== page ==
Nov. 1—Daviess County officials will have to do some squeezing to fit the proposed courthouse renovation project into a $12 million budget cap.
The county has opened bids for the project but officials say those bids, on their face, are about $2 million more than the money appropriated.
"The numbers came in relatively good. They are workable and I think once we get out the pencil, we will be able to shave off some of the costs," said President of the Daviess County Commissioner Nathan Gabhart. "We knew we were going to have to cut. There will be some things we will have to cut out, figure in some contingency. Overall, we feel good. If you put in all of the alternatives and all of the soft-costs we are about $1.9 million over budget. Those alternate projects are things we do not have to do. Those are things that can wait and do down the road."
"Most of the bids I was pleased with but we are still over budget. We only had one bid for the general contractor, and it was higher than our estimate," said commissioner Michael Taylor. "Including the adds, I think we will be close. It did come in over our cap. We have taken the bids under advisement so that the we know exactly where the numbers stand."
Taber-Owens, a Washington based company, submitted a bid of $6,974,205 for the general trades section of the project, which is the largest part of the work.
"I am glad to see a local contractor bidding on that. With only one bidding we don't know if we got a really good bid or not," said Taylor. "I think all of the numbers that came in on the different contracts were pretty good and close to the engineer's estimate, but the main bid was over our estimate and that pushed it over budget."
"My biggest surprise was that we only received one bid on the largest component of the project. We had been assured that there would be several companies making bids," said Gabhart. "It is someone local and I think that is wonderful. I have been a commissioner for nine years and I have always contended that if we could use local vendors for every project that would be wonderful, but the quality and the cost have to be competitive. The good news is that we have that with the local bidder. With the size of this project, I don't see why more regional companies didn't bid."
The county's construction manager, Garmong, had lined up several of those contractors for the pre-construction conference but none of them submitted bids, saying they had other projects that would not allow them time to work on the courthouse.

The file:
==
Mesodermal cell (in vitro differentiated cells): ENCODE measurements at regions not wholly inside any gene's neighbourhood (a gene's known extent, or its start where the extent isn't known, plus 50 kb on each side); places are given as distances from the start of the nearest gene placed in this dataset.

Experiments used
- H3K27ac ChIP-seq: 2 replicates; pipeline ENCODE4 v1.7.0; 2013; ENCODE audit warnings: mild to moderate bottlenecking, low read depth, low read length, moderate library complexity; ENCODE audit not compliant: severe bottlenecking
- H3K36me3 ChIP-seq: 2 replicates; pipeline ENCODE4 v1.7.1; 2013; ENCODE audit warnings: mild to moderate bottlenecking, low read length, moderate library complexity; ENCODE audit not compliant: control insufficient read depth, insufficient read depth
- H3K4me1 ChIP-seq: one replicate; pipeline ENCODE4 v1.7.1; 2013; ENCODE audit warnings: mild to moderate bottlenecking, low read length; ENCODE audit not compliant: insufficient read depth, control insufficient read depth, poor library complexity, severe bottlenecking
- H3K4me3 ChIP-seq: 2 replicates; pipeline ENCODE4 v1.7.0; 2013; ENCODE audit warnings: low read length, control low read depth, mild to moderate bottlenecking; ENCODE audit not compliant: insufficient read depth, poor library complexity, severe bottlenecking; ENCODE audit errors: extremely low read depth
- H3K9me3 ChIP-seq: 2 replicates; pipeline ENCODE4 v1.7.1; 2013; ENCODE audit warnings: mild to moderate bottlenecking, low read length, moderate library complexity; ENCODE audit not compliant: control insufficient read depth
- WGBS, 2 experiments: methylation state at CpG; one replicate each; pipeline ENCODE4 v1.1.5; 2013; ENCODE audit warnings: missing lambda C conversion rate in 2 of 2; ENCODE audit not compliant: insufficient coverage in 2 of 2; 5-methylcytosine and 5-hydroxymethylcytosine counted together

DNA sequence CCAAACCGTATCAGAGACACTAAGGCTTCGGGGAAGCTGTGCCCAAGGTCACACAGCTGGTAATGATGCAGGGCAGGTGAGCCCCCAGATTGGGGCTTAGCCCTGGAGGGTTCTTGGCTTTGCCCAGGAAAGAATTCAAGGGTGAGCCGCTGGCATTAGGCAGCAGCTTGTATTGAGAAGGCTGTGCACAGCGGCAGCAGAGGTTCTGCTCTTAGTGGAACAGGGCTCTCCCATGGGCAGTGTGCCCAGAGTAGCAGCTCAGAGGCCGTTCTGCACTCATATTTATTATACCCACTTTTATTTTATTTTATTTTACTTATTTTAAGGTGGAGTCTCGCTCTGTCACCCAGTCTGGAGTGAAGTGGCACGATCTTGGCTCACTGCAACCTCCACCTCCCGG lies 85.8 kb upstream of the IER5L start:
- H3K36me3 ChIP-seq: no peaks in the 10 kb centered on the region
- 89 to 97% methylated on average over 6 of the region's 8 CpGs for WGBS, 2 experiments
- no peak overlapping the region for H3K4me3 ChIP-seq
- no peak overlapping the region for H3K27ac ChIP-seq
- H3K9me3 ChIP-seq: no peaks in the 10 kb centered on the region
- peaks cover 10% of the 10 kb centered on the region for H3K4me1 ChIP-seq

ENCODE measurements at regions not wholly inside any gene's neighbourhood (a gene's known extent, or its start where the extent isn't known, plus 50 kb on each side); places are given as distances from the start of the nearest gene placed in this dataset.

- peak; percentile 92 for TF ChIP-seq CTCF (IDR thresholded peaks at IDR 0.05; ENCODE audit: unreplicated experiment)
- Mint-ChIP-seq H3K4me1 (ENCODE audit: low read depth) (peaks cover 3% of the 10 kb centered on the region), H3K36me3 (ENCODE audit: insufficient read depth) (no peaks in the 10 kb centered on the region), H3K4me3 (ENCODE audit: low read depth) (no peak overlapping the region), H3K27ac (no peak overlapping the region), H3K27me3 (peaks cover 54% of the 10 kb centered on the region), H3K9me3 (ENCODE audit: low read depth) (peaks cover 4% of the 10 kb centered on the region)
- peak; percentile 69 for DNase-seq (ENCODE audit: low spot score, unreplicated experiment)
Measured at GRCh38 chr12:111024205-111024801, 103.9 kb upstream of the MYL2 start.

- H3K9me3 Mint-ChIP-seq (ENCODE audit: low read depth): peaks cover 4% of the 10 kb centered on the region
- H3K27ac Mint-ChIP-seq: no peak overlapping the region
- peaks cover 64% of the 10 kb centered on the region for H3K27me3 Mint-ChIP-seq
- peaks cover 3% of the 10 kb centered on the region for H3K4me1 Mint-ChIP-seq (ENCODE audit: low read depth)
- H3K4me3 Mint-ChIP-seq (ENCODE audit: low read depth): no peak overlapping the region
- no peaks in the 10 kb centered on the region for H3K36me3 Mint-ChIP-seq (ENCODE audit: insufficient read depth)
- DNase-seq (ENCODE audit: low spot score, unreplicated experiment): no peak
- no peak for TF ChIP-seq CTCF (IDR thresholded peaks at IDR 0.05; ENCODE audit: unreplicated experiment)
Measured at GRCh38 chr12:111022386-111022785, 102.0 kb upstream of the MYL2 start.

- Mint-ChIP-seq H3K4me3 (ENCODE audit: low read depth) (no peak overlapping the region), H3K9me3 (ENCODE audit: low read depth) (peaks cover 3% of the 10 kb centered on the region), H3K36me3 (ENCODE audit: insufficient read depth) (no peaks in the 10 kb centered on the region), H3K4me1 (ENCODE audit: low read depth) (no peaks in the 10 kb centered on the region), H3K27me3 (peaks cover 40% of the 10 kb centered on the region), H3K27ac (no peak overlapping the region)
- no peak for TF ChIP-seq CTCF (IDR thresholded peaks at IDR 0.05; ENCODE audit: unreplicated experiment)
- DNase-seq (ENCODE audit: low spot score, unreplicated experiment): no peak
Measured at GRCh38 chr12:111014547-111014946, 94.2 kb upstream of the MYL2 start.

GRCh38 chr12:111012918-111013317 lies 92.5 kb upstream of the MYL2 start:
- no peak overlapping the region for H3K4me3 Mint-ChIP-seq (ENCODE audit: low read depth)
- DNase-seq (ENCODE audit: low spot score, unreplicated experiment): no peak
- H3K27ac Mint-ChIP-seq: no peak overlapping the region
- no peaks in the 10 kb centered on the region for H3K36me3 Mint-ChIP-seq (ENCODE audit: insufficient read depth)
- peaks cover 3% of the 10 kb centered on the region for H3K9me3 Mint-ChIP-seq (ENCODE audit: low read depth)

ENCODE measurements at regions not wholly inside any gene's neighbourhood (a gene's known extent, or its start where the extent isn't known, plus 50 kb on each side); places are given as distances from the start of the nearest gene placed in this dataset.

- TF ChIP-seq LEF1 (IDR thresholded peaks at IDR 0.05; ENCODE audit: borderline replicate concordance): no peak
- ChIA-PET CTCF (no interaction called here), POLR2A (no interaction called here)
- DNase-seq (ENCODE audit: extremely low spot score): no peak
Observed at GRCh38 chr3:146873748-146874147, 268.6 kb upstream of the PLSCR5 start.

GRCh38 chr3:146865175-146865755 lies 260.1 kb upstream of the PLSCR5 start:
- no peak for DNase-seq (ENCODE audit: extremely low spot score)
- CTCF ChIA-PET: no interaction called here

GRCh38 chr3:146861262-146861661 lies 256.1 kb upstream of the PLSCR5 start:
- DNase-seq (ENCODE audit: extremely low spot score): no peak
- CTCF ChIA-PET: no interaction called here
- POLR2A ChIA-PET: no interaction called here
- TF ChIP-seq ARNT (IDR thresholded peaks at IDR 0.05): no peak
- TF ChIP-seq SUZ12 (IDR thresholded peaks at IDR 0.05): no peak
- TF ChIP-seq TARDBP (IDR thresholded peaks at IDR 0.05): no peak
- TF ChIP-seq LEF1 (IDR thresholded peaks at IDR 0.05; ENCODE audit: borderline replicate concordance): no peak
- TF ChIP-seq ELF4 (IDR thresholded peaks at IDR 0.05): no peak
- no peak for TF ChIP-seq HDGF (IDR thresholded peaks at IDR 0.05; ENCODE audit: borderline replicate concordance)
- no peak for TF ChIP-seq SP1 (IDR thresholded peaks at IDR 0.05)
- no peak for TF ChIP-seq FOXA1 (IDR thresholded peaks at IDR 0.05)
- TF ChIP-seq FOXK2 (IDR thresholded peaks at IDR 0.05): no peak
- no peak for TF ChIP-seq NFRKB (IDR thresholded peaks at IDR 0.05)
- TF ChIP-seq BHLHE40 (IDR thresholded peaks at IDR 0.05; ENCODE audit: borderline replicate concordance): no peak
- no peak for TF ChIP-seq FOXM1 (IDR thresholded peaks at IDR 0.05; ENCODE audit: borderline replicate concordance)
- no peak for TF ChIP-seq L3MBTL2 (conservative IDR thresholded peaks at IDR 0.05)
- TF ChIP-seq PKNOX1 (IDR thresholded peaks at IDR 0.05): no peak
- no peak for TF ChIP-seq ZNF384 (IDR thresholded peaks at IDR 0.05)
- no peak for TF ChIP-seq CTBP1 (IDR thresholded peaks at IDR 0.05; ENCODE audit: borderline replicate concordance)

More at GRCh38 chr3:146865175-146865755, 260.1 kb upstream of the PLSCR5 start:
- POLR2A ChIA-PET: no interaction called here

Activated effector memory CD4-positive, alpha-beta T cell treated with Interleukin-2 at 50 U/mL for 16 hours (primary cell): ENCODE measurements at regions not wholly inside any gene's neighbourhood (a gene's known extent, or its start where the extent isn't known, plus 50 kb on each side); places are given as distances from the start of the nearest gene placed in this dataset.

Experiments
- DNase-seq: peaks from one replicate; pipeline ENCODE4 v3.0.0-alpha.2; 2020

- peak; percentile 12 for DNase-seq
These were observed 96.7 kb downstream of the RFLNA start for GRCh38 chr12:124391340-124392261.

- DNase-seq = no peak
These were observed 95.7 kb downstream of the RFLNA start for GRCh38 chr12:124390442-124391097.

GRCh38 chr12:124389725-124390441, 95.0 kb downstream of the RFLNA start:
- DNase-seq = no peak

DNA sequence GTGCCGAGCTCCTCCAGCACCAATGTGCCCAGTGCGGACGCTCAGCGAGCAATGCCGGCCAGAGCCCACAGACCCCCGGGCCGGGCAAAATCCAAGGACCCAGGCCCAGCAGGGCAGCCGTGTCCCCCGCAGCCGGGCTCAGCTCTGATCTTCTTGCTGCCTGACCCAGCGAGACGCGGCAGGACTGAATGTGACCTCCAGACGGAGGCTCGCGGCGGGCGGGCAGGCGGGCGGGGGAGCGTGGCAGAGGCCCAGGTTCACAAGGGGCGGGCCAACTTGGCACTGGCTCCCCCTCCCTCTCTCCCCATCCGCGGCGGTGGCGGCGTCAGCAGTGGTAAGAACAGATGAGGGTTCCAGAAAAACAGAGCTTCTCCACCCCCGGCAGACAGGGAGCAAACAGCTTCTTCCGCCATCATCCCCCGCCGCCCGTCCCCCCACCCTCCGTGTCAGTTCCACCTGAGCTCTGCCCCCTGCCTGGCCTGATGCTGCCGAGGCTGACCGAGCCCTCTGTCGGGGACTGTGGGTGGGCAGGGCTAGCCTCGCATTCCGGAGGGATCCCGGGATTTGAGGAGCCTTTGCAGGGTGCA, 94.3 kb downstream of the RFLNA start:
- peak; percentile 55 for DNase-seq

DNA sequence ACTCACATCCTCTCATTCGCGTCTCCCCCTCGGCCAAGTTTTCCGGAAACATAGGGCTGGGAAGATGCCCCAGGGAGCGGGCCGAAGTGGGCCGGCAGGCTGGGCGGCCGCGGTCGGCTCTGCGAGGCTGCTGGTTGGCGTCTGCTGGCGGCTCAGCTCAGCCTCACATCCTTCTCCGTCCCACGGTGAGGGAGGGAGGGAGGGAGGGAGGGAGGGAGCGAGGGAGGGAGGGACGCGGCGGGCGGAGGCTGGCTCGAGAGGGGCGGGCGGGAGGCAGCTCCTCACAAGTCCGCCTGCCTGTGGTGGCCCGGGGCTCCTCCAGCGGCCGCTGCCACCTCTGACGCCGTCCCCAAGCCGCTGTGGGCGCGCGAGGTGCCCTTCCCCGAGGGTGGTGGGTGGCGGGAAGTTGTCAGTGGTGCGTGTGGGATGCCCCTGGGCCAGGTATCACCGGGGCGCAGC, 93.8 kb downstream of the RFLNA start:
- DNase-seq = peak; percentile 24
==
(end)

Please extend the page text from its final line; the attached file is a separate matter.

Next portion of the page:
The general trades contract included five alternates that mostly involved exterior work. Those added almost $275,000 to the total project.
Apparent low bids on other parts of the contract included Geyer Fire Protection of Indianapolis for a fire suppression system at $367,000. Alstadt Plumbing put in the apparent low plumbing bid at $428,990. Evansville-based Melkay Construction presented the low bids for the mechanical at $1,195,447, and for the electrical at $1,264,900.
"We are going to approach this like the private sector," said Gabhart. "We are going to do things simultaneously. We are going to start whittling on the bids we have. We are going to build this like we are broke and make sure we get our money's worth."
Contract awards are expected to come at the next commissioners' meeting on Nov. 14 and it appears that even if the county cannot bite off the entire project right away, they should be able to get the bulk of it started this year.
"I think the numbers are close enough that we will be doing something at the courthouse, so we will close and move most of the people out and over to the annex and the security center," said Taylor.
"The new hanger at the airport is ready to go. I talked with Hudson's and they are ready to start moving stuff," said Gabhart. "The annex basement should be ready in November."